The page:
Rebecca Tyrrel: Days Like Those

'All that remains for Matthew's loved ones is to sit back and wait for the first, inevitable row'
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The Independent Online

Lined up on a kitchen surface, as if waiting inspection by the Relish Regiment's sergeant major, are 12 pristine jars of Patak's chilli pickle. This is because Matthew is preparing for his annual Tandoori Chicken Diet.

I knew that a TCD was imminent because recently I found him contemplating his navel. Foolishly, I asked what he was doing. "I'm cleaning the spark plugs on this 1967 Aston Martin Lagonda," he said, a little sharply. "What does it look like I'm doing? I'm attempting to gauge the extent of my obesity."

Even more foolishly, I asked if he had considered using scales and he gave me his "are-you-genuinely-certifiable-or-are-you-just-trying-to-irritate-me?" look and then shrieked: "Scales? Scales? How can I possibly get on the scales? If I went on the scales, the shock would send me to bed for a week. I cannot go on the scales until I am under 13 stone."

"And how will you know when you are under 13 stone unless you have been on the scales?" I asked.

"Oh I'll know," said Matthew. "Don't you worry about that. I'll know. And it will be sooner than you think."

What happens with the TCD is this: Matthew will eat nothing but a small cherry tomato for lunch, along with five, possibly six, if he is very peckish, sunflower seeds and one prune. He will drink water throughout the day and a glass of V8 juice at tea-time. Then at 6pm he will pick up the phone and order clay-baked tandoori chicken breasts from a local restaurant that delivers.

There have been times when he has kept himself on the TCD for so long that I have been worried he might turn tandoori-coloured. Eight years ago, after two months on the diet, he flew to Australia and at 11pm that night the doorbell went. I put my head out of an upstairs window to hear a frantic young Bangladeshi shouting: "Where is Matthew? We are extremely worried. He has not phoned for his breasts."

And always the diet starts in the same way - with the clearing of kitchen space to allow for the jars of whichever accompanying pickle is in vogue. Some years he has gone for lime, from 2001 to 2004 he stuck to aubergine, and for the past two years it has been chilli.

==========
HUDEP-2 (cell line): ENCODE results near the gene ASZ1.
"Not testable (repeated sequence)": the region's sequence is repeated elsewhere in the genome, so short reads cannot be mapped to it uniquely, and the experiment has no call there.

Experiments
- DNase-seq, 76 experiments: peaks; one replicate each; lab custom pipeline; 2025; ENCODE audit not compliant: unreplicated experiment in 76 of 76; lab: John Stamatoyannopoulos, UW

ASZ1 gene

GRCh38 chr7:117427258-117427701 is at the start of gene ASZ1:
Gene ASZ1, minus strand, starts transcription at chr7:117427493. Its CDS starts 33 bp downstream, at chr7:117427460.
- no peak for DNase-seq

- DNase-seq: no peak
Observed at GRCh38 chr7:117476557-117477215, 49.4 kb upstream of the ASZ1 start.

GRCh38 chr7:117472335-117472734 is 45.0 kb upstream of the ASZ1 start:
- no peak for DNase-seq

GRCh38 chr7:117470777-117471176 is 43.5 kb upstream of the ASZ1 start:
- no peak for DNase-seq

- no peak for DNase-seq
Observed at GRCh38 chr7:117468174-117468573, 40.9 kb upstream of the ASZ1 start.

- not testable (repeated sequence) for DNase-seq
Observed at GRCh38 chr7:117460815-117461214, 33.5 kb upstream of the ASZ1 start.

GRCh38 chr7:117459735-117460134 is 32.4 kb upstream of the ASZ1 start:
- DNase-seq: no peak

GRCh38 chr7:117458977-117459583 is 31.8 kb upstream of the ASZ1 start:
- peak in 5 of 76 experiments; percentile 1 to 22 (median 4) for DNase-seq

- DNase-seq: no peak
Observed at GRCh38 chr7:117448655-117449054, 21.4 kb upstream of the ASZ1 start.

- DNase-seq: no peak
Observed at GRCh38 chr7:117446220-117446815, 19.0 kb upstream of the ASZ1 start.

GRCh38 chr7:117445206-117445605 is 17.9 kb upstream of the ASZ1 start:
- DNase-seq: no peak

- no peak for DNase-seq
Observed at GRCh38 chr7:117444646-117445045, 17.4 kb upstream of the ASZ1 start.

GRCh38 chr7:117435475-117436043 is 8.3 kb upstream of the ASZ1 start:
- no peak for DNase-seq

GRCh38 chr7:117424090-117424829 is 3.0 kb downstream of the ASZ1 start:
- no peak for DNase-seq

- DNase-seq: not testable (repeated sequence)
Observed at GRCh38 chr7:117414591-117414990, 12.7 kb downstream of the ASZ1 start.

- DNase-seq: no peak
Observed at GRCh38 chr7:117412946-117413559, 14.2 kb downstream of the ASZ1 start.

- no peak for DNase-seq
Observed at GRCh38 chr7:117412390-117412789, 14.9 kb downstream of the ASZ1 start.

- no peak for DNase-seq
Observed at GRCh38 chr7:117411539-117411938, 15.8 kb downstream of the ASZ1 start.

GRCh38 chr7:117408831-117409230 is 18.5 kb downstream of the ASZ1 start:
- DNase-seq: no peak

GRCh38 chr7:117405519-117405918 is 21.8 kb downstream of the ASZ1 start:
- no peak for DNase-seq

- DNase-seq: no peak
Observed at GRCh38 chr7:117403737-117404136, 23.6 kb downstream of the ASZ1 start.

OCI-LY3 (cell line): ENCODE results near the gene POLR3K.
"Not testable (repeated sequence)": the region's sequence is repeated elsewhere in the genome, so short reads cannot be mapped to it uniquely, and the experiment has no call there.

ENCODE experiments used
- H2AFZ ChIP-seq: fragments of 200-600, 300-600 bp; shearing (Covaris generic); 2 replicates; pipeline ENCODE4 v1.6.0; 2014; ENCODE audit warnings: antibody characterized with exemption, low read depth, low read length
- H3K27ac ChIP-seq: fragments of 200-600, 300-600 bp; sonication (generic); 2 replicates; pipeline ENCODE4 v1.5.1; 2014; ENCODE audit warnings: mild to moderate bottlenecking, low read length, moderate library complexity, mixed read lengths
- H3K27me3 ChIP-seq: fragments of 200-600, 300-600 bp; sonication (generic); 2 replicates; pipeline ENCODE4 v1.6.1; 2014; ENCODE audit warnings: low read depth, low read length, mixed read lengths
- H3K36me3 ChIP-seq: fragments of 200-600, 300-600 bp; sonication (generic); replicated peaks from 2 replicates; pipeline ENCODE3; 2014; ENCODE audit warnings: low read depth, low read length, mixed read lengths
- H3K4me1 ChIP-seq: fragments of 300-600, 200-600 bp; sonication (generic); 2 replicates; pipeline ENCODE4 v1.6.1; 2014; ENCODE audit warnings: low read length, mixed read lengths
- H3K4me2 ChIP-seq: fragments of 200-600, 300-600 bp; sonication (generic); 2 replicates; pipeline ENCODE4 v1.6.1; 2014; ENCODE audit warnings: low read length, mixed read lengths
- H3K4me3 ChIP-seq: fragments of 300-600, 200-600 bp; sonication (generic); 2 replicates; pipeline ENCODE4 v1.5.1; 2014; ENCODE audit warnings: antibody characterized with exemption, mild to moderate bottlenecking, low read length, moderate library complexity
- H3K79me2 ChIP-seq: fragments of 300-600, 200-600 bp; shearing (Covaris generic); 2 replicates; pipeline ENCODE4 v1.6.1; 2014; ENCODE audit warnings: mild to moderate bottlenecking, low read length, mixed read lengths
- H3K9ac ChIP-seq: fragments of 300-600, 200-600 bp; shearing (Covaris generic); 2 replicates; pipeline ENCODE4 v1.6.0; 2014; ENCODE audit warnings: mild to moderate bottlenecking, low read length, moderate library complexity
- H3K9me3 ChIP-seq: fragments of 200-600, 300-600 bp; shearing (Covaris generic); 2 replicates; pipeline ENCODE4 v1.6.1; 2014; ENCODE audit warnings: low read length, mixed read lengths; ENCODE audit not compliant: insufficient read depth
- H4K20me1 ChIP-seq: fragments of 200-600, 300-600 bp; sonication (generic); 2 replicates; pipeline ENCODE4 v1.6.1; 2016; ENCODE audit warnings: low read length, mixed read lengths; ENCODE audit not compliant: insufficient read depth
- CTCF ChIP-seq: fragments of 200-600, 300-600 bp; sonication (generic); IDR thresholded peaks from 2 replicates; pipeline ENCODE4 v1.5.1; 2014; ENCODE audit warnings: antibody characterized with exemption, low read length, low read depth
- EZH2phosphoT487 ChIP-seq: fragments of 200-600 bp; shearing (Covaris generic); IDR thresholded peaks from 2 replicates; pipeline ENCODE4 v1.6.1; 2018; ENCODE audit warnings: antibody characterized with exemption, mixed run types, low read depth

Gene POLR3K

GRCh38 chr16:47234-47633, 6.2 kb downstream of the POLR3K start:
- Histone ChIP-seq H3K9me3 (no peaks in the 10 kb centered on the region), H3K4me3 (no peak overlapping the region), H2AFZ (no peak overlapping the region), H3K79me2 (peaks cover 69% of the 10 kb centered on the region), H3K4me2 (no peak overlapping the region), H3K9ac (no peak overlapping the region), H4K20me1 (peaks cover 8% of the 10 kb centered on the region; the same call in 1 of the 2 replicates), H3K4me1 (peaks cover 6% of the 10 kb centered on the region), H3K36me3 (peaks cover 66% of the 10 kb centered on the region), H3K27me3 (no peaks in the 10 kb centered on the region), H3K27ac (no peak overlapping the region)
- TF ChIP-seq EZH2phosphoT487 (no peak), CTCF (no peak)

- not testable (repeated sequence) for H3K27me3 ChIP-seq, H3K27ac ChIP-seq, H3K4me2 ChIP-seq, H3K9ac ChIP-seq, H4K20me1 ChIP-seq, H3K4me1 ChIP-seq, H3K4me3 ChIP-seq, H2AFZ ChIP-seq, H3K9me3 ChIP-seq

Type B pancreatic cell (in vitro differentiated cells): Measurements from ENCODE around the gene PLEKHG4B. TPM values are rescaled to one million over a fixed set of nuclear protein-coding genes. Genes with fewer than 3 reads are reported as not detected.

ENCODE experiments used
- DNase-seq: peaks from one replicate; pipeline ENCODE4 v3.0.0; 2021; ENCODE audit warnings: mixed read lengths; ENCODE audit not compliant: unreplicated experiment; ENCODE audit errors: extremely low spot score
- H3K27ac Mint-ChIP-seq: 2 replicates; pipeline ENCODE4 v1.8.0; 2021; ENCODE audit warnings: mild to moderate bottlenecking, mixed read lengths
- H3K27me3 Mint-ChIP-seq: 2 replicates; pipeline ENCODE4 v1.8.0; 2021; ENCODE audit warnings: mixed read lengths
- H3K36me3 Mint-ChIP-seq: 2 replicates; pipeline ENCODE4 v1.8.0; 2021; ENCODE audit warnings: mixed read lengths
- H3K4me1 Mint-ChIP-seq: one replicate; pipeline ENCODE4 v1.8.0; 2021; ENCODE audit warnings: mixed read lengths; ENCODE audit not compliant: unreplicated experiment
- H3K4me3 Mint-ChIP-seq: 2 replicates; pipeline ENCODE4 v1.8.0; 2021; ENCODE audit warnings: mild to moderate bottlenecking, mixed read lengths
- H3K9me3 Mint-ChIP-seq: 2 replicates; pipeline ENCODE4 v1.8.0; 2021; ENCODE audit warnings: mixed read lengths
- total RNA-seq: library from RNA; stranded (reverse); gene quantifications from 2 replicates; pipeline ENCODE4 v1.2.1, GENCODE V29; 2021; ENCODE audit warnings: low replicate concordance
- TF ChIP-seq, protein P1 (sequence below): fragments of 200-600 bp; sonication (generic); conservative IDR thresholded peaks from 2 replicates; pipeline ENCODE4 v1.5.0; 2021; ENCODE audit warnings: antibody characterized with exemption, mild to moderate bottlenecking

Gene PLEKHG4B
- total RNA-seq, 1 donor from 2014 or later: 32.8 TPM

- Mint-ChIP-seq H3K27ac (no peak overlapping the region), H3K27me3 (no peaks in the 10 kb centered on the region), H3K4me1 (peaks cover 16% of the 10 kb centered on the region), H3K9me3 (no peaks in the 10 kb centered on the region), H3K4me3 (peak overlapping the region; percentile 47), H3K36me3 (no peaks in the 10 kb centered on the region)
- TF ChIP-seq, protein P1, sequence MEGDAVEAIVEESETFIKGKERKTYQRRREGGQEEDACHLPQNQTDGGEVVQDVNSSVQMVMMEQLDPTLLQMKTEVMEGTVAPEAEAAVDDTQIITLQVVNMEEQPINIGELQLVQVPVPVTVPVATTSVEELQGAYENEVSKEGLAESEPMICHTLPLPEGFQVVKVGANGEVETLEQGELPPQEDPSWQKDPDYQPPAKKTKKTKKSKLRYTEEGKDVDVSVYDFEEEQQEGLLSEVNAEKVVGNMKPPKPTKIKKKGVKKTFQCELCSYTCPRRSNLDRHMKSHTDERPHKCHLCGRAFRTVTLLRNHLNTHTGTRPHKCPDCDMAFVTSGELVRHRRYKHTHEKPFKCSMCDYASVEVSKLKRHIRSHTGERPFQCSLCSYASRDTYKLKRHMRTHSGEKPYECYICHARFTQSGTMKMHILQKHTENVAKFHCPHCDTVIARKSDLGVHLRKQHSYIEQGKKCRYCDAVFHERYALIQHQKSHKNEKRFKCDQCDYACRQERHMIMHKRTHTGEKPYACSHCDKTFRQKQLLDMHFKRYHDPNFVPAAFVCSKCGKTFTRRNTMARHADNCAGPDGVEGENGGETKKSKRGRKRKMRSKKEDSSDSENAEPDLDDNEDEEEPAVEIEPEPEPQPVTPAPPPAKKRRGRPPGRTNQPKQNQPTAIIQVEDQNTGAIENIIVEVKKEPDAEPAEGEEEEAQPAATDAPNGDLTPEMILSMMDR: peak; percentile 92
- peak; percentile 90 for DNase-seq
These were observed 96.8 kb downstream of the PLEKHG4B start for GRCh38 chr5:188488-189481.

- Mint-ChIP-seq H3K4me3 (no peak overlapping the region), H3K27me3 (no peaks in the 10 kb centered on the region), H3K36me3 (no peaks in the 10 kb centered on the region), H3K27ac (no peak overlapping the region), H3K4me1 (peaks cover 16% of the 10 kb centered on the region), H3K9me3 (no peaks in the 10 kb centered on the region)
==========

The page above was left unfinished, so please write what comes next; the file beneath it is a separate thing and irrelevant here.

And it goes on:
And here we are again. All that remains for Matthew's loved ones to do now is sit back and wait for the first, inevitable row with whichever purveyor of tandoori has been selected to provide this year's chicken.

The first row has taken place. It happened within an hour of the first order being made. "I've fallen out with Aziz," reported Matthew, more in sorrow than in anger, when Louis and I arrived home to find a brown paper bag by the front door. One of Matthew's rules is that if a tandoori isn't up to the mark, it must be returned. A phone call is made registering the complaint and the bag is placed by the door awaiting collection. "What was wrong?" I asked. "Greasy?"

"No," said Matthew. "It was dry. In fact, it was burnt." He looked very miserable. This was a bad start to this year's TCD and the parade of as yet unopened chilli pickle jars glinting on the kitchen surface were not helping.

"Who have you ordered from instead?" I asked. "No one," he said. "I've fallen out with all the others over the years. Aziz really was my last hope."

"What about the Kathmandu Inn?" said Louis, sitting next to his father and taking hold of his hand to comfort him. "No good, I'm afraid," said Matthew. "Lovely chaps but we fell out in October over that shamefully overcooked brinjal bhaji. No, I can't call them."

"The Star of India," I offered. "Two hours to deliver a chicken jalfrezi in August. Terrible shouting match ensued." He was almost tearful at the memory.

"Taj Mahal?" said Louis. "Which one?" countered Matthew. "Acton or Hammersmith?" "Acton," said Louis.

"They used stale oil for the poppadoms last time." "OK then, Hammersmith," said Louis. "They charged an extra £2 for the mint sauce."

And so it went on. Long silences interrupted by Louis or I shouting "Akash?!" or "Pyasa?!" or "Panahar?! Finally I could see that I had no choice but to invoke a name from Matthew's dim and distant past. "Isn't it time you called the Ajanta?" I said.

Neither of us can remember how Matthew and the Ajanta, his stalwart Indian restaurant from 1988 to 1998, were rent asunder - something to do with over-salted okra, possibly.

"Do you really think I could phone them after all this time?" he asked, colouring with excitement. "Yes!" cried Louis and I. "Go on. Just make that call."

And so he did. He was on the phone for 35 minutes. "Yes, my son is nearly 10 now. Of course, of course you remember him as a baby. Goodness, is it really that long. And how's Rahila. No, she's never 20..."

When he'd finished and I asked how it had gone, he said: "They were so overjoyed to hear from me that if they weren't such good Hindus, they'd be slaughtering the fatted calf at this very moment."

Forty minutes later, the food arrived. Matthew removed the top from the carton and pressed his index finger into a chicken breast. "Perfect," he cried. "Now where's the... well would you bloody believe it: they've forgotten the mint sauce." Instinctively, he headed for the phone but then he turned. "Nah," he said. "Not tonight. I'll let them off tonight."

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